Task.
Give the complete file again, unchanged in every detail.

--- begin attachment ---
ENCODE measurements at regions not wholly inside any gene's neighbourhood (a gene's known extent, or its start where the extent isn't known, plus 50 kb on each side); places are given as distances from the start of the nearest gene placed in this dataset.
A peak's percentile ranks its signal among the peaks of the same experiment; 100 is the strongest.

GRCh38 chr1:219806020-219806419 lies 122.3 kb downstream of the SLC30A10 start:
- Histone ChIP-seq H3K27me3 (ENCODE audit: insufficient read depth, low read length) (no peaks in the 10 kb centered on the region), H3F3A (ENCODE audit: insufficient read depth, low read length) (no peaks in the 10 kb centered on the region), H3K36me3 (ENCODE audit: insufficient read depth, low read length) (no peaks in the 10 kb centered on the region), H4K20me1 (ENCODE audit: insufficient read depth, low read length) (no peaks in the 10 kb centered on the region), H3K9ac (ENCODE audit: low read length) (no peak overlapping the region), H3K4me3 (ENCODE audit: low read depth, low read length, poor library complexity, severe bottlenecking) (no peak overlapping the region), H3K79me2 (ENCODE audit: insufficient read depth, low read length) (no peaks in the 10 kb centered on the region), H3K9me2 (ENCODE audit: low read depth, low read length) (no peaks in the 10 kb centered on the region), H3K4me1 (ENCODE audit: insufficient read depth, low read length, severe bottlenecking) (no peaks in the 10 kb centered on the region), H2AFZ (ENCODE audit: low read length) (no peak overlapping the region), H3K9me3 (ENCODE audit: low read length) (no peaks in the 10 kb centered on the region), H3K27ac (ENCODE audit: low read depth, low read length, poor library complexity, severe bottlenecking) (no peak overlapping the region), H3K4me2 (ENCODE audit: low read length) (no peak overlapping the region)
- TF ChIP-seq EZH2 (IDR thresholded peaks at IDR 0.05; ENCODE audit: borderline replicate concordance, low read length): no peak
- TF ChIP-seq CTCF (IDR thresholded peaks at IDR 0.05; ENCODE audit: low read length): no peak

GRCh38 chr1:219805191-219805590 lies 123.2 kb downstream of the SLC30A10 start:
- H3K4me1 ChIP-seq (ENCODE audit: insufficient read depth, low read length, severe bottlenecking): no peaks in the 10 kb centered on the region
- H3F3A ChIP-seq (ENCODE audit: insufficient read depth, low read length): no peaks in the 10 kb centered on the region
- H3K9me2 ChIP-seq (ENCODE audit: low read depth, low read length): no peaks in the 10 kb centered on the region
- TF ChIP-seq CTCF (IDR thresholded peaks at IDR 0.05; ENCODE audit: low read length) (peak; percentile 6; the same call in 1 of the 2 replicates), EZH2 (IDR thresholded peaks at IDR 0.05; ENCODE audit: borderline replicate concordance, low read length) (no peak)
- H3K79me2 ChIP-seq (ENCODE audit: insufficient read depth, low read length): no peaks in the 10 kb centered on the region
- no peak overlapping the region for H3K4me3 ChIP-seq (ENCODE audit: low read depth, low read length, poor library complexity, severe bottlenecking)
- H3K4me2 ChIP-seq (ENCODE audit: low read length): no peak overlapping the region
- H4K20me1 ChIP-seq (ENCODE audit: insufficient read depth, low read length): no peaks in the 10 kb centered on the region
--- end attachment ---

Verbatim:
ENCODE measurements at regions not wholly inside any gene's neighbourhood (a gene's known extent, or its start where the extent isn't known, plus 50 kb on each side); places are given as distances from the start of the nearest gene placed in this dataset.
A peak's percentile ranks its signal among the peaks of the same experiment; 100 is the strongest.

GRCh38 chr1:219806020-219806419 lies 122.3 kb downstream of the SLC30A10 start:
- Histone ChIP-seq H3K27me3 (ENCODE audit: insufficient read depth, low read length) (no peaks in the 10 kb centered on the region), H3F3A (ENCODE audit: insufficient read depth, low read length) (no peaks in the 10 kb centered on the region), H3K36me3 (ENCODE audit: insufficient read depth, low read length) (no peaks in the 10 kb centered on the region), H4K20me1 (ENCODE audit: insufficient read depth, low read length) (no peaks in the 10 kb centered on the region), H3K9ac (ENCODE audit: low read length) (no peak overlapping the region), H3K4me3 (ENCODE audit: low read depth, low read length, poor library complexity, severe bottlenecking) (no peak overlapping the region), H3K79me2 (ENCODE audit: insufficient read depth, low read length) (no peaks in the 10 kb centered on the region), H3K9me2 (ENCODE audit: low read depth, low read length) (no peaks in the 10 kb centered on the region), H3K4me1 (ENCODE audit: insufficient read depth, low read length, severe bottlenecking) (no peaks in the 10 kb centered on the region), H2AFZ (ENCODE audit: low read length) (no peak overlapping the region), H3K9me3 (ENCODE audit: low read length) (no peaks in the 10 kb centered on the region), H3K27ac (ENCODE audit: low read depth, low read length, poor library complexity, severe bottlenecking) (no peak overlapping the region), H3K4me2 (ENCODE audit: low read length) (no peak overlapping the region)
- TF ChIP-seq EZH2 (IDR thresholded peaks at IDR 0.05; ENCODE audit: borderline replicate concordance, low read length): no peak
- TF ChIP-seq CTCF (IDR thresholded peaks at IDR 0.05; ENCODE audit: low read length): no peak

GRCh38 chr1:219805191-219805590 lies 123.2 kb downstream of the SLC30A10 start:
- H3K4me1 ChIP-seq (ENCODE audit: insufficient read depth, low read length, severe bottlenecking): no peaks in the 10 kb centered on the region
- H3F3A ChIP-seq (ENCODE audit: insufficient read depth, low read length): no peaks in the 10 kb centered on the region
- H3K9me2 ChIP-seq (ENCODE audit: low read depth, low read length): no peaks in the 10 kb centered on the region
- TF ChIP-seq CTCF (IDR thresholded peaks at IDR 0.05; ENCODE audit: low read length) (peak; percentile 6; the same call in 1 of the 2 replicates), EZH2 (IDR thresholded peaks at IDR 0.05; ENCODE audit: borderline replicate concordance, low read length) (no peak)
- H3K79me2 ChIP-seq (ENCODE audit: insufficient read depth, low read length): no peaks in the 10 kb centered on the region
- no peak overlapping the region for H3K4me3 ChIP-seq (ENCODE audit: low read depth, low read length, poor library complexity, severe bottlenecking)
- H3K4me2 ChIP-seq (ENCODE audit: low read length): no peak overlapping the region
- H4K20me1 ChIP-seq (ENCODE audit: insufficient read depth, low read length): no peaks in the 10 kb centered on the region